Allan Quatermain and the Lost City of Gold (1987) Olive Blu-ray Review
It’s too bad that this effort feels like outtakes and leftovers, but it only goes to show what a fluke Cannon had with the first one.
Synopsis: Allan Quatermain once again teams up with Jesse Huston where the discovery of a mysterious old gold piece sends Quatermain looking for his long-lost brother, missing in the wilds of Africa after seeking a lost white race.
Review: After the unexpectedly awesome King Solomon’s Mines from The Cannon Group, a sequel was piggybacked into production while they still had a hold on stars Richard Chamberlain and Sharon Stone. Right from the start, you can detect the lack of enthusiasm from everyone involved, and there’s a distinct absence of a villain this time around which makes the adventure less fun and perilous. Quatermain and Jesse (Chamberlain and Stone) have settled in Africa with their riches, but when Quatermain gets word that his long lost brother is being held against his will in a fabled lost city of gold, he shirks his wedding plans with Jesse and decides to hire some mercenaries and track his brother and find the “Lost City” in the deepest parts of Africa. Instead of whining too long about her broken wedding plans, Jesse joins her man on the quest, and they pick up some help along the way, namely Umslopogaas (played by a slumming James Earl Jones) who towers and frightens with his giant axe. As a team they encounter a hell pit, some worms in the earth, an earthquake, and a cannibal tribe of pigmies who think Quatermain is a god. Even though Quatermain and Jesse find the Lost City, they’ve had better adventures.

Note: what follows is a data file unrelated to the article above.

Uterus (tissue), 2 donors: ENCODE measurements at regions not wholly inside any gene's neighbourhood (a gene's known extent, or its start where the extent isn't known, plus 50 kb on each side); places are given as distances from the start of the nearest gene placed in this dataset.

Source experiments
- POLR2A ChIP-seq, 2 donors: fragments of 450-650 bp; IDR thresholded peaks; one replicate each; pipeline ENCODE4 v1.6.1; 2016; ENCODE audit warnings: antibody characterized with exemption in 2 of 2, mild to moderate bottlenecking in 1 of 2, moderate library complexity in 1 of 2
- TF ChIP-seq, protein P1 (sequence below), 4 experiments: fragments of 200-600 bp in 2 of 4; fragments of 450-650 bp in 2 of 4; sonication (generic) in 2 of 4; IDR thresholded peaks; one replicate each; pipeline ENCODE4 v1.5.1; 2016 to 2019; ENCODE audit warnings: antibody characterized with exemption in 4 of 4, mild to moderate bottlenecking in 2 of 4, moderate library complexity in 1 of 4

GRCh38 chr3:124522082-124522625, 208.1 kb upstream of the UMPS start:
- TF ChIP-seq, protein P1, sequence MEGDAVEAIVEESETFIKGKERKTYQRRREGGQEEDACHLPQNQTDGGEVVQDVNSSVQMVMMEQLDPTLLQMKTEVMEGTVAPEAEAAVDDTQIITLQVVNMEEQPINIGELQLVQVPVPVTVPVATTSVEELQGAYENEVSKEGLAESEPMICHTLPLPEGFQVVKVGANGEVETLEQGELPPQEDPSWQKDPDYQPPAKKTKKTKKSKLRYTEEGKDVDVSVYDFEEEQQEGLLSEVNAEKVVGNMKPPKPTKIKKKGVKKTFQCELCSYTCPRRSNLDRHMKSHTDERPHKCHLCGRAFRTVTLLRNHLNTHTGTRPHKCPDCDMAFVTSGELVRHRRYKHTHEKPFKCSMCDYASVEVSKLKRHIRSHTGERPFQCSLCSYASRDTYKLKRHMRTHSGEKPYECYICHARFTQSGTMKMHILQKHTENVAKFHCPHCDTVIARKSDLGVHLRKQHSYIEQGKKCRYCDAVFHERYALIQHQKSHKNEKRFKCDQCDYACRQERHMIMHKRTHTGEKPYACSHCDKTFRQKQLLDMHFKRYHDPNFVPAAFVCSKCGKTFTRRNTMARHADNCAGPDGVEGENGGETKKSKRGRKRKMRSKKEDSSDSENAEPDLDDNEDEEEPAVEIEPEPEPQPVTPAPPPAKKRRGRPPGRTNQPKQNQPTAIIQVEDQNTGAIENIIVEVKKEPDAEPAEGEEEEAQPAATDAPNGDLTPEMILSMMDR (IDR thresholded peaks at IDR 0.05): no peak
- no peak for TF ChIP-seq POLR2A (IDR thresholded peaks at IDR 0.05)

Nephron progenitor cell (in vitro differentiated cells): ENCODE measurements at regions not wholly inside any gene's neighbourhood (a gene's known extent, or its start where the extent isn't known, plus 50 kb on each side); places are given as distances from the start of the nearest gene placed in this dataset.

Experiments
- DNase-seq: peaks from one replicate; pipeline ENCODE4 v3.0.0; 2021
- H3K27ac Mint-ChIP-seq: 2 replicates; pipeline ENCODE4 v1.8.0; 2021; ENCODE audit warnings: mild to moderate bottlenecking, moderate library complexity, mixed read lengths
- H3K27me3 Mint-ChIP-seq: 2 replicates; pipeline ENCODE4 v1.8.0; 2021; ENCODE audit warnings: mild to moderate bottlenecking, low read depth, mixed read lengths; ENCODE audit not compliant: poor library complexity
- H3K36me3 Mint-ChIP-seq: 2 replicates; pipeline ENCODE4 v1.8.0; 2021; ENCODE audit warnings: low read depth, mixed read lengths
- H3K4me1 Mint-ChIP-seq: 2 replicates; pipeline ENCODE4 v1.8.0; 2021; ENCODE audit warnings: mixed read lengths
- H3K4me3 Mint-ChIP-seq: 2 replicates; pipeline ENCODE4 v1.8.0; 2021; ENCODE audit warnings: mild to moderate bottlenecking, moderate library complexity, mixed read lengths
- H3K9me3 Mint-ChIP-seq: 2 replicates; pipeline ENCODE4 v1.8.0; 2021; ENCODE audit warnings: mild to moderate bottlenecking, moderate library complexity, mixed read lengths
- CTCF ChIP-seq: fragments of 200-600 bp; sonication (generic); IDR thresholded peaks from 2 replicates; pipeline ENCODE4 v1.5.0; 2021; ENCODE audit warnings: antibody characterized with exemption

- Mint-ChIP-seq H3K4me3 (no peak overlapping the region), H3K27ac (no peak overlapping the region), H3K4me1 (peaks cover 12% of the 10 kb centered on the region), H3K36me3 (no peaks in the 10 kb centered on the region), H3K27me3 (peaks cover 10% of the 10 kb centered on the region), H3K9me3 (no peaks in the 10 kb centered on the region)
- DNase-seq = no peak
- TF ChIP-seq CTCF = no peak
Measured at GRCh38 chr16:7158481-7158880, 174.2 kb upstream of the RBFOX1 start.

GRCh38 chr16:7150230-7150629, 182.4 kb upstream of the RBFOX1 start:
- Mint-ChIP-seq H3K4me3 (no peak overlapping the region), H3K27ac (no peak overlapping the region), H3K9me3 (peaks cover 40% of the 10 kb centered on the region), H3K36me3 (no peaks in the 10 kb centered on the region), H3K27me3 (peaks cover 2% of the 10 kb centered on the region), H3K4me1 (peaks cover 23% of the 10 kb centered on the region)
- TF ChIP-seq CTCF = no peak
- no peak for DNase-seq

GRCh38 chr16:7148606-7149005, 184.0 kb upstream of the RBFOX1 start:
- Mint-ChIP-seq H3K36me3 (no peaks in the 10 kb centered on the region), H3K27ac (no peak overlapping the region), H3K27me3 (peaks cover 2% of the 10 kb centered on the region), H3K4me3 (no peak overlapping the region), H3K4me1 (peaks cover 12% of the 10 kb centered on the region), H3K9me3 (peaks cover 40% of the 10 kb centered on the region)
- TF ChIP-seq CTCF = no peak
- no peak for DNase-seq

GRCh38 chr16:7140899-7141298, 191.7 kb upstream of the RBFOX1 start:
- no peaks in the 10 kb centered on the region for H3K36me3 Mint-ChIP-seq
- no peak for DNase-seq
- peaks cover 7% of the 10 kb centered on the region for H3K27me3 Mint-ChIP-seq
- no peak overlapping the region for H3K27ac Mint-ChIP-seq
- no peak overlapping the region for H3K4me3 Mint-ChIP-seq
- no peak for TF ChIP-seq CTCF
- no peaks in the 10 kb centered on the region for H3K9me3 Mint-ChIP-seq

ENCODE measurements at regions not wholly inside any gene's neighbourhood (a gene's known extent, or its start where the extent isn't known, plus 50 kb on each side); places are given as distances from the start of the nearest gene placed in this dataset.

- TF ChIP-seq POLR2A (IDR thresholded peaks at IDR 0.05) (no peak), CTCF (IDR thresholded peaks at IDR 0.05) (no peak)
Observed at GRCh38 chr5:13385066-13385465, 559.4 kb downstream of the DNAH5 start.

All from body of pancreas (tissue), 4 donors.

Allan Quatermain and the Lost City of Gold played endlessly on television in the early 1990s, and while the movie is easy to watch, it doesn’t have the energy, pizzazz, or the ingenuity of the earlier film. There aren’t any inventive gags or thrills this time around, and the lackadaisical directing by Gary Nelson can’t hold a candle to what J. Lee Thompson did with the first entry. It’s too bad that this effort feels like outtakes and leftovers, but it only goes to show what a fluke Cannon had with the first one. Jerry Goldsmith’s great score is pilfered this time around, and Gene Quintano’s script is almost cringe worthy. A shame.
Olive Films released a Blu-ray of Allan Quatermain and the Lost City of Gold two years ago, which is strange considering they only just released the Blu-ray of King Solomon’s Mines. I actually compared my MGM DVD with this Blu-ray, and I can report that Olive’s transfer is much better, though the film looks dark to begin with. Still, Olive’s transfer is sharper and more filmic than the DVD from about 15 years ago, so it’s worth the upgrade to collectors and fans of the franchise.